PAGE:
In his paper "Training Workmen in Habits of Industry andCooperation", Gantt pleaded for a policy of preaching and teaching workmen to do their work in the process evolved through pre-thinking of management.
Gantt laid great emphasis on leadership. He considered management as leadership function. He laid stress on the importance of acceptable leadership as the primary element in the success of any business. Gantts contributions were more in the nature of refinements rather than fundamental concepts. They made scientific management more humanized and meaningful to devotees of Taylor.
A, - The ideas of Taylor were also strongly supported and developed by the famous husband and wife team of Frank and Lillian Gilbreth. They became interested in wasted motions in work.
After meeting Taylor, they combined their ideas with Taylors to put scientific management into effect. They made pioneering effort in thefield of motion study and laid the entire foundation of our modern applications of jobsimplification, meaningful work standards and incentive wage plans.
Gilbrethhad a unique background in psychology and management and the couple couldembark on a quest for better work methods. FrankGilbreth is regarded as the father of motion study. He is responsible for inculcating inthe minds of managers the questioning frame of mind and the search for a better wayof doing things.
Gilbreths contributions to management thought are quite considerable. His maincontributions are: The best way can be found out by the elimination of inefficient and wasteful motions involved in the work. The part of a workers time should be spent in teaching the man below him and learning from the man above him. This would help him qualify for promotion and help to provide a successor to his current job.
He laid down how workers should stand, how his hands should move and so on. The Father of modern operational theory. Perhaps the real father of modern management theory is the French industrialist Henri Fayol. This monograph, reprinted in French several times, was not translatedinto English until No English translation was made or published in the US until Industrial Activities: Fayol found that industrial activates could be divided into six groups as shown infigure.
Technical Production 2. Commercial buying, Selling and exchanging. Financial Search for, and optimum use of capital. Security Protection of property and persons. Accounting including Statistics.
Managerial Planning, organization, command, contribution and control. Henri Fayol pointed out that these activities exist in every size of business. Fayolobserved that first five were well known and he devoted most of his book to ananalysis of the sixth.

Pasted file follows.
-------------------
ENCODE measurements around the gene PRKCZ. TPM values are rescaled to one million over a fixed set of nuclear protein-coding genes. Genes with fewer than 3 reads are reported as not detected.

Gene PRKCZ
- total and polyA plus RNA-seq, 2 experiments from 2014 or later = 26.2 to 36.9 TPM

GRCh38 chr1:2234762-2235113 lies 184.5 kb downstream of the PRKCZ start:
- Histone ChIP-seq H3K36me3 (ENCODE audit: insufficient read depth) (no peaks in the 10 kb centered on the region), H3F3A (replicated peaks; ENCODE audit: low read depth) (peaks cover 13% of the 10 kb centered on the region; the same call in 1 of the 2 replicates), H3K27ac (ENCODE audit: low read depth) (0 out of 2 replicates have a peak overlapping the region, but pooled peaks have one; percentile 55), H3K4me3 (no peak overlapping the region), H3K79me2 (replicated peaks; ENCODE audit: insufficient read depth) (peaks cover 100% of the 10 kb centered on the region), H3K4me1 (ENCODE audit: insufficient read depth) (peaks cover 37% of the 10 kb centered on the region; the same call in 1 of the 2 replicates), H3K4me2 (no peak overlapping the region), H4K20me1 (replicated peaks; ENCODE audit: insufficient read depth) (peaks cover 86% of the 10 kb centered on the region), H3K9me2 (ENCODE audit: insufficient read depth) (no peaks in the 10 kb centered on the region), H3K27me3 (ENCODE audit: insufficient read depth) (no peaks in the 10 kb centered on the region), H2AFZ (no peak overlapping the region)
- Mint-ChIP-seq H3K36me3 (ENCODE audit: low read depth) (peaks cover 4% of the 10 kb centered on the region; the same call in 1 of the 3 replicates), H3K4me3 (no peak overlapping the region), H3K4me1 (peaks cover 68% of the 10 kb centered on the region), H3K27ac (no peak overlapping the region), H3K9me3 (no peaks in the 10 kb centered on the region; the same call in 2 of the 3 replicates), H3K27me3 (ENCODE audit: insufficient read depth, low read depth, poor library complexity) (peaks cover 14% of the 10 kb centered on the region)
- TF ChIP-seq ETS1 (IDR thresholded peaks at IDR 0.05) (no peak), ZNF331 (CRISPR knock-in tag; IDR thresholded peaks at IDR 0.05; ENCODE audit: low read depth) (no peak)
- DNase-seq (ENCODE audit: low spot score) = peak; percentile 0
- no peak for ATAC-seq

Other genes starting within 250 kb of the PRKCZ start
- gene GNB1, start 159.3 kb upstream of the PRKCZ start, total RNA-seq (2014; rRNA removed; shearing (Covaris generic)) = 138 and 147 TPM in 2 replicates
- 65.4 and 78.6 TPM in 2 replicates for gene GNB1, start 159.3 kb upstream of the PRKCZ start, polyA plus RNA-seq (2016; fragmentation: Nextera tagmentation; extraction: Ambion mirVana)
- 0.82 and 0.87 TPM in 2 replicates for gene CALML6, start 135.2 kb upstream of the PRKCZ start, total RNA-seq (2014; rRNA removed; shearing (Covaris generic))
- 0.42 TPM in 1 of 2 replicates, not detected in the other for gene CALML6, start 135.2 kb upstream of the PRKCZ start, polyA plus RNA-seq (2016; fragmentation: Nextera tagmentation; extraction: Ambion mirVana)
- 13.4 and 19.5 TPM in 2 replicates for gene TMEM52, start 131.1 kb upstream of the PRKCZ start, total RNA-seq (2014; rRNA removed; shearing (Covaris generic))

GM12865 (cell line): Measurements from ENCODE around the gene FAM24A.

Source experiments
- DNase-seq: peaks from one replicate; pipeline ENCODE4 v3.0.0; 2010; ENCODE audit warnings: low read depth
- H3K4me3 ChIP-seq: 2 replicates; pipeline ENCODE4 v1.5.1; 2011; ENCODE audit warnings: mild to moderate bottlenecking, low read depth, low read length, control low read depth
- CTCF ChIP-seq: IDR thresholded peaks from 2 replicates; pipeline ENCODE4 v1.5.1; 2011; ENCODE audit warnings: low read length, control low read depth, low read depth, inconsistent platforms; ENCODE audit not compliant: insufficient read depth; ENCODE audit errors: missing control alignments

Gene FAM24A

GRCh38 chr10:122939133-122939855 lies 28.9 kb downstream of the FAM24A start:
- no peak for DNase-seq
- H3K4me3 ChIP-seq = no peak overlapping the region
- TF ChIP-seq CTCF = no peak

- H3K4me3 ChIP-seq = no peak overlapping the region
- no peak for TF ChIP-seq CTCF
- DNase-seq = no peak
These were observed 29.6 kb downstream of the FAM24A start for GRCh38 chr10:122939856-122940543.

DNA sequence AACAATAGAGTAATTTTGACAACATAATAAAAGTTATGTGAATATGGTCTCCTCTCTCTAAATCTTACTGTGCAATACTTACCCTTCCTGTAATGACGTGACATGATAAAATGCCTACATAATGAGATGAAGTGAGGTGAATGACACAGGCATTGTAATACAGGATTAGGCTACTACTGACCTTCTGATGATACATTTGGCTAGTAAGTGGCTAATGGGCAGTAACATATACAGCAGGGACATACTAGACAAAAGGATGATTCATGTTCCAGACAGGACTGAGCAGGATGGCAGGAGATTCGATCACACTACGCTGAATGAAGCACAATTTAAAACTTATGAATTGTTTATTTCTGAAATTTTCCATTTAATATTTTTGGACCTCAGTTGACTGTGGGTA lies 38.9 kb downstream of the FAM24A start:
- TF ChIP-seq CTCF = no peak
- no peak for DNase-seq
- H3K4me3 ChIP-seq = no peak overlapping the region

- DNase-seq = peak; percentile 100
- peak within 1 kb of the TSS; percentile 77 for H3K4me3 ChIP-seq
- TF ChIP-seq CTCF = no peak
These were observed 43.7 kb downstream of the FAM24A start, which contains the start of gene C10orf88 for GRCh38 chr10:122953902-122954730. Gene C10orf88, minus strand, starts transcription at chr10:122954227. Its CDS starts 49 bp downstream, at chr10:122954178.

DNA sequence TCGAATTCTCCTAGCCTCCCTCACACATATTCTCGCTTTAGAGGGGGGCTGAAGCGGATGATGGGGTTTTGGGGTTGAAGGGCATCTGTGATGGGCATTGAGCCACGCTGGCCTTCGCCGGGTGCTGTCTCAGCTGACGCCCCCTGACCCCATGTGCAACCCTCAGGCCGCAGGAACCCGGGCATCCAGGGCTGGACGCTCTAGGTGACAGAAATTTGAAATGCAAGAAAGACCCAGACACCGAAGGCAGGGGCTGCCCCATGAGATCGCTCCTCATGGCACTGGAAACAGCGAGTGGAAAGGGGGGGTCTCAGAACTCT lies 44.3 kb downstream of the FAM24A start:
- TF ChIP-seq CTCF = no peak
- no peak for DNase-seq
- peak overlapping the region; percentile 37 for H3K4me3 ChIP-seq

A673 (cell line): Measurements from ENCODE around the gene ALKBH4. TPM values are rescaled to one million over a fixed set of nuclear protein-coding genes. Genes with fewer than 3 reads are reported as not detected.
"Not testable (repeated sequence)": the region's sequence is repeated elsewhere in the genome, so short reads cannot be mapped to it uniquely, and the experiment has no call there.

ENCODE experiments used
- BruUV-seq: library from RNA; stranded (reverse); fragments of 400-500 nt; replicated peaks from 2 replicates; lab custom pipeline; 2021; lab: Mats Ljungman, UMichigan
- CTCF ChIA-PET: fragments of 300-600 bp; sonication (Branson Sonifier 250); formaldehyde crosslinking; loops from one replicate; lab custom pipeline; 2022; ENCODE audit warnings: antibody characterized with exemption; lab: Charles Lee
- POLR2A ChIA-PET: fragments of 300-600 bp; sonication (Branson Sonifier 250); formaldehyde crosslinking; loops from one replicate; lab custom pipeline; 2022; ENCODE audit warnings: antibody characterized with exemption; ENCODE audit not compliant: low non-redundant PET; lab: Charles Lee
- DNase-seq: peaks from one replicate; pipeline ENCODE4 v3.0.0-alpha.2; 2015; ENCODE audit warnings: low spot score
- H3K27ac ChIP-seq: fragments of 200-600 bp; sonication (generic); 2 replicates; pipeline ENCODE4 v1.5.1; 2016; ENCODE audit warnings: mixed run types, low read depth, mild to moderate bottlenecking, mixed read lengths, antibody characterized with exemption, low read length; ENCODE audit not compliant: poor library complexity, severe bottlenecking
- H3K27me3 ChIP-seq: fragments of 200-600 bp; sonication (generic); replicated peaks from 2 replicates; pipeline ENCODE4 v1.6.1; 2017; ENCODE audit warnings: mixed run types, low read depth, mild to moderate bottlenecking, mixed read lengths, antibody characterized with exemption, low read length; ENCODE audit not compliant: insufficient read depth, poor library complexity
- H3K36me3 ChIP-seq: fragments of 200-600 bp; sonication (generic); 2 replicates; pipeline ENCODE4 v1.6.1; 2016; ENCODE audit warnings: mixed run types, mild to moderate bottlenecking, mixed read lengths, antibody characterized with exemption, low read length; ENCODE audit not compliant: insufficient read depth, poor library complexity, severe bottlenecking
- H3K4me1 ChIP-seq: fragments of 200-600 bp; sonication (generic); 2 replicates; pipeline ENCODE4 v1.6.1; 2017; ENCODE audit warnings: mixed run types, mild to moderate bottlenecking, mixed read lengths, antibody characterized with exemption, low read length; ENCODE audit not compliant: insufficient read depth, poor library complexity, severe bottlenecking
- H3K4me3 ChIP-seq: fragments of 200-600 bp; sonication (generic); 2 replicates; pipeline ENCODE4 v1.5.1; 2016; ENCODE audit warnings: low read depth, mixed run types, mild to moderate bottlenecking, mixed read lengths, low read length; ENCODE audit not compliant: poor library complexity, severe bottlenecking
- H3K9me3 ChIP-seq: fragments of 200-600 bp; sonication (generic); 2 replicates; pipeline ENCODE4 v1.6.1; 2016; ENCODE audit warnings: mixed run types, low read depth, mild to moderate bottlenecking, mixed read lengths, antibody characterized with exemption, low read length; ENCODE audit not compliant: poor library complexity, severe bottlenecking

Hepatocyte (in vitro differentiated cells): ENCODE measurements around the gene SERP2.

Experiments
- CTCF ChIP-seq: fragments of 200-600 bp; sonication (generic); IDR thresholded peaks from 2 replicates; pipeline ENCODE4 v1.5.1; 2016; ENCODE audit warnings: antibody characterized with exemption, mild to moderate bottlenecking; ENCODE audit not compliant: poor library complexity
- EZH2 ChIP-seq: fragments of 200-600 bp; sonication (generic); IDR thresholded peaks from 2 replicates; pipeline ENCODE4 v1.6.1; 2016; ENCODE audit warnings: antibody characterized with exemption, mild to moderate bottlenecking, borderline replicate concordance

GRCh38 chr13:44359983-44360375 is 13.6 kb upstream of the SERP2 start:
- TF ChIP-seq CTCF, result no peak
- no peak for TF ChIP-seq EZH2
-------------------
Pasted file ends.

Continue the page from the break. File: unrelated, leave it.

General Principles of Management: Fayol listed Fourteen Principles based on experience. He noting thatPrinciples of management are flexible, not absolute and must be usable regard less ofchanging and special conditions.
Some kinds of Principles appeared to beindispensable in every undertaking.
Division of Work: Authority and responsibility: Henri Fayol finds authority and responsibility to be related with the latter arising from the former. Fayol declares that discipline requires good superiors at all levels. Unity of Command: This means that employees should receive order from one superior only. Unity Of Direction: According to this principal, each group of activities with same objective must have one head and one plan.
Subordination of individuals to general interest: When the two are found to differ, management must reconcile them. Remuneration and method of payment should b fair and have maximum possible satisfaction to employees and employer. Scalar Chain: This is essential principle in arrangement of things and people in an organization.
Loyalty and devotion should be elected from personnel on biases of kindliness and justice, when dealing with subordinate. Stability of tenure: In bad management, Fayol points out id dangers and costs. Initiative is execution of a plan. Esprit decrops: This is the principle that in the union there is strength. This principle emphasis on work, Unity of communication.
In order to accomplishment of objective. Element of Management: Fayol said the element of management is its functions. Planning, Organizing, Staffing, Leading, and controlling. He point out that the principles of management can apply not only to business but also to practical, religious, military and other understanding.
The behavioral management theory is often called the human relations movement becauseit addresses the human dimension of work. Behavioral theorists believed that a betterunderstanding of human behavior at work, such as motivation, conflict, expectations, andgroup dynamics, improved productivity.
The theorists who contributed to this school viewed employees as individuals, resources, andassets to be developed and worked with — not as machines, as in the past. Severalindividuals and experiments contributed to this theory. George Elton Mayo Australia, - Elton Mayo was born in Australia. He was educated in Logic and Philosophy at St. Peters College, Adelaide. He led a team of researchers from Harvard University, which carried out investigation in human problems. The Hawthorne experiments consisted of twostudies conducted at the Hawthorne Works of the Western Electric Company inChicago from to The first study was conducted by a group of engineersseeking to determine the relationship of lighting levels to worker productivity.